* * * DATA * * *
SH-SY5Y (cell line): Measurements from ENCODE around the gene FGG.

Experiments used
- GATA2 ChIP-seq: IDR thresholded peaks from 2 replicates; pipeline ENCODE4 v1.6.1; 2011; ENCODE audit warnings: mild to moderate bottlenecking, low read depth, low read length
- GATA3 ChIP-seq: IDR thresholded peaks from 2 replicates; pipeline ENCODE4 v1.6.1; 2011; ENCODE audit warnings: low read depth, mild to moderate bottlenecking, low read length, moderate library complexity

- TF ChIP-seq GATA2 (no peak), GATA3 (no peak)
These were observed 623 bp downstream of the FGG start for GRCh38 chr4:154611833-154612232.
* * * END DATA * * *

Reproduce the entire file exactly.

SH-SY5Y (cell line): Measurements from ENCODE around the gene FGG.

Experiments used
- GATA2 ChIP-seq: IDR thresholded peaks from 2 replicates; pipeline ENCODE4 v1.6.1; 2011; ENCODE audit warnings: mild to moderate bottlenecking, low read depth, low read length
- GATA3 ChIP-seq: IDR thresholded peaks from 2 replicates; pipeline ENCODE4 v1.6.1; 2011; ENCODE audit warnings: low read depth, mild to moderate bottlenecking, low read length, moderate library complexity

- TF ChIP-seq GATA2 (no peak), GATA3 (no peak)
These were observed 623 bp downstream of the FGG start for GRCh38 chr4:154611833-154612232.